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Modelling perception-action coupling in the phenomenological experience of “hitting the wall” during long-distance running with exercise-induced muscle damage in highly trained runners

Venhorst, Andreas and Micklewright, Dominic P and Noakes, Timothy D (2018) 'Modelling perception-action coupling in the phenomenological experience of “hitting the wall” during long-distance running with exercise-induced muscle damage in highly trained runners.' Sports Medicine - Open, 4 (1). ISSN 2199-1170

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Abstract

Background “Hitting the wall” (HTW) can be understood as a psychophysiological stress process characterised by (A) discrete and poignant onset, (B) dynamic interplay between physiological, affective, motivational, cognitive, and behavioural systems, and (C) unintended alteration of pace and performance. A preceding companion article investigated the psychophysiological responses to 20-km self-paced treadmill time trials after producing exercise-induced muscle damage (EIMD) via a standardised muscle-lengthening contraction protocol. Methods A 5-step procedure was applied determining the extent to which the observed data fit the hypothesised cause-effect relationships. Running with EIMD negatively impacts performance fatigability via (A) amplified physiological responses and a non-adaptive distress response and (B) deterioration in perceived fatigability: increase in perceived physical strain precedes decrease in valence, which in turn precedes increase in action crisis, eventually dissolving the initially aspired performance goal. Results First, haematological indicators of EIMD predicted increased blood cortisol concentration, which in turn predicted increased performance fatigability. Second, perceived physical strain explained 44% of the relationship between haematological indicators of EIMD and valence, which in turn predicted increased action crisis, which in turn predicted increased performance fatigability. The observed data fitted the hypothesised dual-pathway model well with good model-fit indices throughout. Conclusions The hypothesised interrelationships between physiological strain, perception, and heuristic and deliberative decision-making processes in self-regulated and goal-directed exercise behaviour were applied, tested, and confirmed: amplified physiological strain and non-adaptive distress response as well as strain-perception-thinking-action coupling impact performance fatigability. The findings provide novel insights into the psychophysiological processes that underpin the phenomenological experience of HTW and alteration in pacing behaviour and performance.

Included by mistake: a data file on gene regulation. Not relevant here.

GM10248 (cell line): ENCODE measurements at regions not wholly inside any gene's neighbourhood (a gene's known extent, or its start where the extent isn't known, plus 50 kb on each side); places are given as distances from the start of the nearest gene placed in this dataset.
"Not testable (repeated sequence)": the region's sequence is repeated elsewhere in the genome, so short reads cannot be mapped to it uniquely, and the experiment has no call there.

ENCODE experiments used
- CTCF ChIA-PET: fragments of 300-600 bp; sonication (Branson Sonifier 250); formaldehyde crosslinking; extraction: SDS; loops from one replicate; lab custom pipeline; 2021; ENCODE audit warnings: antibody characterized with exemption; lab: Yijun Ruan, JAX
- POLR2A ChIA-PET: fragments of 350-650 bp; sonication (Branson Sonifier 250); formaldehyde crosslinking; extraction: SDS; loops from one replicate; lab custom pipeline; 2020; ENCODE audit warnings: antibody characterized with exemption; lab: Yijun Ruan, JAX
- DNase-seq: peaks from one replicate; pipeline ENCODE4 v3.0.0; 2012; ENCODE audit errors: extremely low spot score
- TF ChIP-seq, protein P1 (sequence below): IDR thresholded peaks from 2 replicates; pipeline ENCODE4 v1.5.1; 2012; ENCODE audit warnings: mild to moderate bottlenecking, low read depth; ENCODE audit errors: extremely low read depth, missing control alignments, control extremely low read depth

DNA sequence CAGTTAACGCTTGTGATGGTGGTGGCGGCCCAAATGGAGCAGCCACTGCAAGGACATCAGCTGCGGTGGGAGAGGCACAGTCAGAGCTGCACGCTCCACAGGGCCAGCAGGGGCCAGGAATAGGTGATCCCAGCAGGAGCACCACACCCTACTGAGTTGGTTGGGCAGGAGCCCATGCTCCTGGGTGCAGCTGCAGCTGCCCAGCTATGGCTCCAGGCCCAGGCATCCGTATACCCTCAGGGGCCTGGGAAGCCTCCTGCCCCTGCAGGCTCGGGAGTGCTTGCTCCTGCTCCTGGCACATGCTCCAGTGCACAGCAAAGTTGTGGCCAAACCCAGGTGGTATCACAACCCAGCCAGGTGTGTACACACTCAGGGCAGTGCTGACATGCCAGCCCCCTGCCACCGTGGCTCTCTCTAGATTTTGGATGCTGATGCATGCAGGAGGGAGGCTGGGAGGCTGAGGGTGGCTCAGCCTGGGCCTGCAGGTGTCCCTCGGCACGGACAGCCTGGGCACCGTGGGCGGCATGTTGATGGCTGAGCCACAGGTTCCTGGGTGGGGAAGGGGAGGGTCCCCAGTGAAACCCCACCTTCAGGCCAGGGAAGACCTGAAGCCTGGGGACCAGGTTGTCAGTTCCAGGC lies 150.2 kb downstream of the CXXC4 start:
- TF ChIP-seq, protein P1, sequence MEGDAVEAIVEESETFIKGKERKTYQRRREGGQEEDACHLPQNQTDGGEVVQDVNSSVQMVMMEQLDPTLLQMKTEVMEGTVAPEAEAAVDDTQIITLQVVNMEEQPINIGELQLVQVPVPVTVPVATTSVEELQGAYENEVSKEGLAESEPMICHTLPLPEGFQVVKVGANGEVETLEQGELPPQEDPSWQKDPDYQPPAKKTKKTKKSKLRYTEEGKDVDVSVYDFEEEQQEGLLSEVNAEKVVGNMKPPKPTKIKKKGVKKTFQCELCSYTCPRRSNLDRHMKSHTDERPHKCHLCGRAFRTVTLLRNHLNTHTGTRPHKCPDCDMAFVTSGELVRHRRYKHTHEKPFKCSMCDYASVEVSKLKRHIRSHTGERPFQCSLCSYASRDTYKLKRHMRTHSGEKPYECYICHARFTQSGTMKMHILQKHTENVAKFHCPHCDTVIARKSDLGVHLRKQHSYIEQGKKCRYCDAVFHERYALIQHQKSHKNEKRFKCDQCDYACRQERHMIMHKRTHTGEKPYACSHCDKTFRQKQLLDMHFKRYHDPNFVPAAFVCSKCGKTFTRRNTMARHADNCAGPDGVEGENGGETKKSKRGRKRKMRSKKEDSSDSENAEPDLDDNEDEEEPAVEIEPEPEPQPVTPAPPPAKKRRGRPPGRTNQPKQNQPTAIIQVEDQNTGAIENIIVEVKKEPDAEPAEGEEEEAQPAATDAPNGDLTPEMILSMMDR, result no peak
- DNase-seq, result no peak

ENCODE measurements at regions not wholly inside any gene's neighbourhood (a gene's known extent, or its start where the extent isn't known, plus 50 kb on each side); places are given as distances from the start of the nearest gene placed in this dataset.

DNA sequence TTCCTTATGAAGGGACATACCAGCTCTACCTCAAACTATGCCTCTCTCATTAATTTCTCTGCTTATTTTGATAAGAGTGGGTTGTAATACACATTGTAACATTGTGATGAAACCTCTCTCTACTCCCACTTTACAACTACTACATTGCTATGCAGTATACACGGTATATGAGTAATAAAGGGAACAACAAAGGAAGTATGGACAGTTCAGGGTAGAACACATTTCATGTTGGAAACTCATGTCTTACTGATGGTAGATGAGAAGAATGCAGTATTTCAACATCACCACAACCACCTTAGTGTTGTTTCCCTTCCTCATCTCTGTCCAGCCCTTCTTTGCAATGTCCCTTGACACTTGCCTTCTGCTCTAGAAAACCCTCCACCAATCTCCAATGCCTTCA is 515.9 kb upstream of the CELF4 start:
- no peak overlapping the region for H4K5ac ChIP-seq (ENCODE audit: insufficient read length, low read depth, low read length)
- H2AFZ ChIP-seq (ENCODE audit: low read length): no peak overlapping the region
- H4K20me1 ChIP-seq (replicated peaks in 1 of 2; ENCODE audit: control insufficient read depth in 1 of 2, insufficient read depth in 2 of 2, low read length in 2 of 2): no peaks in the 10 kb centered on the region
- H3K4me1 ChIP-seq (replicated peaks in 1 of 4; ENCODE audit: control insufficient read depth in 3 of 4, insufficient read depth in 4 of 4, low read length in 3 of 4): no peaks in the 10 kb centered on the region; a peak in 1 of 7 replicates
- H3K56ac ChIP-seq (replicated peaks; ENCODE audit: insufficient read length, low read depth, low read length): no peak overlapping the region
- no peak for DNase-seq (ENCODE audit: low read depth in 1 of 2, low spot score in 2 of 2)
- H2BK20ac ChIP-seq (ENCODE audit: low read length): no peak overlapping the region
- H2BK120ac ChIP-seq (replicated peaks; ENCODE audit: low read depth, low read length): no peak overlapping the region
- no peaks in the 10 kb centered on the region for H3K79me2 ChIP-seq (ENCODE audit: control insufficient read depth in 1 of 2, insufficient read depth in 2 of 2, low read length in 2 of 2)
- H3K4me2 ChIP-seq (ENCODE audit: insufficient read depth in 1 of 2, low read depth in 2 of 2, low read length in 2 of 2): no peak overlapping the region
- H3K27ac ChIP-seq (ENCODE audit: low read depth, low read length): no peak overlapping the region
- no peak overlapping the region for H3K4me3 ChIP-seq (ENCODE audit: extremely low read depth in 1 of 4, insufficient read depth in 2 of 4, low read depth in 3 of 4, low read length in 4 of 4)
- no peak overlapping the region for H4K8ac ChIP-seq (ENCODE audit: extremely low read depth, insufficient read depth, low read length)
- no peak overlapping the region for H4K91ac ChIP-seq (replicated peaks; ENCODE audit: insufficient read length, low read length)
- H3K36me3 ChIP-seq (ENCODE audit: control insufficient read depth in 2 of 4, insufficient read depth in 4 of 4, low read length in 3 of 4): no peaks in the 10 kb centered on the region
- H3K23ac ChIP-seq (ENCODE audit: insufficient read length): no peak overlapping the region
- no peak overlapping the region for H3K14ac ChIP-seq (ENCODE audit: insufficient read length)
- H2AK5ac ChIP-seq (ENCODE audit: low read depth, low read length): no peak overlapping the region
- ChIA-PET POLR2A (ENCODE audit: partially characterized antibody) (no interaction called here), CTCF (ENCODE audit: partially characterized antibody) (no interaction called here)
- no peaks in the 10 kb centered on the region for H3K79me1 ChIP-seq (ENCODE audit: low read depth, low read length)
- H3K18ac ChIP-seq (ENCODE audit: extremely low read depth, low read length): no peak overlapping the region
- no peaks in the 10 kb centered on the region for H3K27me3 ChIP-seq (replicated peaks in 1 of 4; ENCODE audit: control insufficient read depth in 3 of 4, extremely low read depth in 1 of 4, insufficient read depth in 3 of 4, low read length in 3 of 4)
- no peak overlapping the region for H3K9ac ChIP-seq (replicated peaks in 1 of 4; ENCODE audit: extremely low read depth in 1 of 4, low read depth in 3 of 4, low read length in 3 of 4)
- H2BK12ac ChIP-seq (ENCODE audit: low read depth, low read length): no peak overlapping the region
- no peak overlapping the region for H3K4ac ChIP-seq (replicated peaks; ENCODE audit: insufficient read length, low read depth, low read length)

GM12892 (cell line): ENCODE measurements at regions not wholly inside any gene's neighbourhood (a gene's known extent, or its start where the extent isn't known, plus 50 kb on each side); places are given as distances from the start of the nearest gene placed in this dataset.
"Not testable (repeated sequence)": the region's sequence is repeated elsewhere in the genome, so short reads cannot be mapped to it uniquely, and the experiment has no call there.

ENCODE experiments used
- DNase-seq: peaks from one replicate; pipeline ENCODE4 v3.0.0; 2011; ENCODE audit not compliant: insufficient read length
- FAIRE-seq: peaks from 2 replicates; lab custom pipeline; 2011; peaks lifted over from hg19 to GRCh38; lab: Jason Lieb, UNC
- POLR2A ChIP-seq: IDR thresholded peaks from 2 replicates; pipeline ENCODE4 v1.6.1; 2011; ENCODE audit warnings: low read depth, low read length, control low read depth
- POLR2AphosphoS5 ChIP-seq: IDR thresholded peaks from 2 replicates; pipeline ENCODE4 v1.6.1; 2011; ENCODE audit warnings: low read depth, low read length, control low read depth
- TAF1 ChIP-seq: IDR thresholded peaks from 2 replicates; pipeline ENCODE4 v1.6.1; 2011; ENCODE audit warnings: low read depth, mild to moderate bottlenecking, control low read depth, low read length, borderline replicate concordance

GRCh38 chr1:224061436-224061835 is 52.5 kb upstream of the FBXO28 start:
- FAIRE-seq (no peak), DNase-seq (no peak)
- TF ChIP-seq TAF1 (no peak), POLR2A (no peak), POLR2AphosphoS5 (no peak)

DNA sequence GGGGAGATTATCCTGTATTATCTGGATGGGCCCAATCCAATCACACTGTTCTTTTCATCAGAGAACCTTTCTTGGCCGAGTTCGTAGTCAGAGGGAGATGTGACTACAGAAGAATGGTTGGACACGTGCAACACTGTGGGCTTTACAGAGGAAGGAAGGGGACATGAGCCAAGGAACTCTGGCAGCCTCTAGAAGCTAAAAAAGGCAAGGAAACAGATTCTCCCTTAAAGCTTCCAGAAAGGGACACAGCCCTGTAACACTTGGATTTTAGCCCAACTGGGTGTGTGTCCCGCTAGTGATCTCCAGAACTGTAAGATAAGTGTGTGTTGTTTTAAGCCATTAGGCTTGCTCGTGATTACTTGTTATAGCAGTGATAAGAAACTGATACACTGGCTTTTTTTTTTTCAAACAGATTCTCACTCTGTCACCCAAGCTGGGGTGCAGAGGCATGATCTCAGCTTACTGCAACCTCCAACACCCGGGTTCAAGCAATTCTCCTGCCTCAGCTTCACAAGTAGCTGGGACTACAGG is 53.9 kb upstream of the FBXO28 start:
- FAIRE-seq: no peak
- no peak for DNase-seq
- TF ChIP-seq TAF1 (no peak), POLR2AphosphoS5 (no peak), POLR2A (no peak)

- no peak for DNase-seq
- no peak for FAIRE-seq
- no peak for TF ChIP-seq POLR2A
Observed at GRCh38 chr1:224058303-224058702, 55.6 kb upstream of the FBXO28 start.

Item Type: Article
Uncontrolled Keywords: Structural equation modelling, Mediation analysis, Pacing behaviour, Perceived fatigability, Performance fatigability, Central regulation, Decision-making
Subjects: Q Science > QP Physiology
R Medicine > RC Internal medicine > RC1200 Sports Medicine
Divisions: Faculty of Science and Health > Sport, Rehabilitation and Exercise Sciences, School of
Depositing User: Elements
Date Deposited: 04 Feb 2019 12:34
Last Modified: 04 Feb 2019 12:34
URI: http://repository.essex.ac.uk/id/eprint/23971

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